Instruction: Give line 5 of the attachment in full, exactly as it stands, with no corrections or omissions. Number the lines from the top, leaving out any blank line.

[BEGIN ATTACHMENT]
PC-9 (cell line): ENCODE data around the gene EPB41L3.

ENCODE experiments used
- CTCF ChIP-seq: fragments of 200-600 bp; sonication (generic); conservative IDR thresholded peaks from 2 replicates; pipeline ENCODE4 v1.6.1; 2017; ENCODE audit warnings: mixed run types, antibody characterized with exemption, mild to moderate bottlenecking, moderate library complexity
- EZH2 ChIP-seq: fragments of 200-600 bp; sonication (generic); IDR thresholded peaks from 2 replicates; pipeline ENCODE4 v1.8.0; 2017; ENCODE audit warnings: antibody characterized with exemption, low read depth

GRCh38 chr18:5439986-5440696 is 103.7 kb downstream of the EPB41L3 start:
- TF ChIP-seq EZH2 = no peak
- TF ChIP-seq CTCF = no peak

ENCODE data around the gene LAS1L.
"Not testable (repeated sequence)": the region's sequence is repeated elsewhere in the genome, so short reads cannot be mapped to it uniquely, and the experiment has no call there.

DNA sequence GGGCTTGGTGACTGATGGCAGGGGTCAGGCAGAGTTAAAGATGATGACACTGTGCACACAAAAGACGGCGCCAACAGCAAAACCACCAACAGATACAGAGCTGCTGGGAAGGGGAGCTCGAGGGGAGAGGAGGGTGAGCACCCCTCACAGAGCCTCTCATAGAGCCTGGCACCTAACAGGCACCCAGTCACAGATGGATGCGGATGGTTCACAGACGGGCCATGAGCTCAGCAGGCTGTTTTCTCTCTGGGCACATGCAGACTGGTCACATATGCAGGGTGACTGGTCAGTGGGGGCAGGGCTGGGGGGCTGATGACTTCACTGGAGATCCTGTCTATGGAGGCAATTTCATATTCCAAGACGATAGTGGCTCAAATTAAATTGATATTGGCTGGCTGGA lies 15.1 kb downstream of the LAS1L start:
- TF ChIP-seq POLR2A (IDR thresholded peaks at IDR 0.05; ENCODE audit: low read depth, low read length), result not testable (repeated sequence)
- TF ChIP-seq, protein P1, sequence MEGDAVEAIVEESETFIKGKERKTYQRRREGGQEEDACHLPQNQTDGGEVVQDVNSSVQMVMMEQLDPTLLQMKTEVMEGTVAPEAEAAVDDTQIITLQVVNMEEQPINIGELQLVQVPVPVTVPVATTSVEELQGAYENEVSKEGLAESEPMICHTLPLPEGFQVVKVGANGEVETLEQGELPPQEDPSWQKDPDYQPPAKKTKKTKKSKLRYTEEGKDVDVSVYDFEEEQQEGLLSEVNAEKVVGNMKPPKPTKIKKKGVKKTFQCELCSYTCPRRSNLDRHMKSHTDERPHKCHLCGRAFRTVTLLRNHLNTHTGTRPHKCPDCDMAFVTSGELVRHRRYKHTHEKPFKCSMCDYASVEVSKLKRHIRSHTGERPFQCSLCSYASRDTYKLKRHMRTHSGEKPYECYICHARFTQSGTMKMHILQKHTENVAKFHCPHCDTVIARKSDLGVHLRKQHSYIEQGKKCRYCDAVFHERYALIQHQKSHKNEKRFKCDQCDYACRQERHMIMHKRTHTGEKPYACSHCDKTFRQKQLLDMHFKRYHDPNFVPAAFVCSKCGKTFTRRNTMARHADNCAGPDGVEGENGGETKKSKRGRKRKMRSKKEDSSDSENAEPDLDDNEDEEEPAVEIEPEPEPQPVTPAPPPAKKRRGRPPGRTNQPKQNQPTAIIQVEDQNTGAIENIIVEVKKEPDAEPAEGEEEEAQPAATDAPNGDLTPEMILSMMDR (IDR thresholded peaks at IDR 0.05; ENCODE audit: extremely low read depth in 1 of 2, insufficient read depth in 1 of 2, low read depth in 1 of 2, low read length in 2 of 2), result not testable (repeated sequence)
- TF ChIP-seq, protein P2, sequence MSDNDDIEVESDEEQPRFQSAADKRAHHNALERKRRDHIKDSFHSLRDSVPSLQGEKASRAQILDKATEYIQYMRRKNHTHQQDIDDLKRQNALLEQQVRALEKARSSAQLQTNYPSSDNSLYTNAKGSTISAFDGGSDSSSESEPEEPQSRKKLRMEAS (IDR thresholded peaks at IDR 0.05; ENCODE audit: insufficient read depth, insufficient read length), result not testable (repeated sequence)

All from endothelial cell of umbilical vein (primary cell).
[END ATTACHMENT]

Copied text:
GRCh38 chr18:5439986-5440696 is 103.7 kb downstream of the EPB41L3 start: